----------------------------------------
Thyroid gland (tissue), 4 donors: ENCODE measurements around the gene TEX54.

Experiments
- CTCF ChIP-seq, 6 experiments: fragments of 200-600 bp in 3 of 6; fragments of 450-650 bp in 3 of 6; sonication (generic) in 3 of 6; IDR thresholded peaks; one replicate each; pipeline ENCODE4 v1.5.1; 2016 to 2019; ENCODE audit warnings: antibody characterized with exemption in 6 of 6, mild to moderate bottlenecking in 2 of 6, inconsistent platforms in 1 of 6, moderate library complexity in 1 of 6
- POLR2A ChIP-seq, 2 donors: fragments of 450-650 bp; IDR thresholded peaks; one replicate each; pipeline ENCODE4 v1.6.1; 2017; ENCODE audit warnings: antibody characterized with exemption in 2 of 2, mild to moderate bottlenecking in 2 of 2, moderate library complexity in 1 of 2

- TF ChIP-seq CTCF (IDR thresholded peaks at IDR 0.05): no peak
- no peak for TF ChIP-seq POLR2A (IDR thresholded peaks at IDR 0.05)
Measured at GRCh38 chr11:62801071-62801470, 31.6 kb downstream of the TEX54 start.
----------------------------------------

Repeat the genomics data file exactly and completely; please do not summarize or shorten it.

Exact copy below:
Thyroid gland (tissue), 4 donors: ENCODE measurements around the gene TEX54.

Experiments
- CTCF ChIP-seq, 6 experiments: fragments of 200-600 bp in 3 of 6; fragments of 450-650 bp in 3 of 6; sonication (generic) in 3 of 6; IDR thresholded peaks; one replicate each; pipeline ENCODE4 v1.5.1; 2016 to 2019; ENCODE audit warnings: antibody characterized with exemption in 6 of 6, mild to moderate bottlenecking in 2 of 6, inconsistent platforms in 1 of 6, moderate library complexity in 1 of 6
- POLR2A ChIP-seq, 2 donors: fragments of 450-650 bp; IDR thresholded peaks; one replicate each; pipeline ENCODE4 v1.6.1; 2017; ENCODE audit warnings: antibody characterized with exemption in 2 of 2, mild to moderate bottlenecking in 2 of 2, moderate library complexity in 1 of 2

- TF ChIP-seq CTCF (IDR thresholded peaks at IDR 0.05): no peak
- no peak for TF ChIP-seq POLR2A (IDR thresholded peaks at IDR 0.05)
Measured at GRCh38 chr11:62801071-62801470, 31.6 kb downstream of the TEX54 start.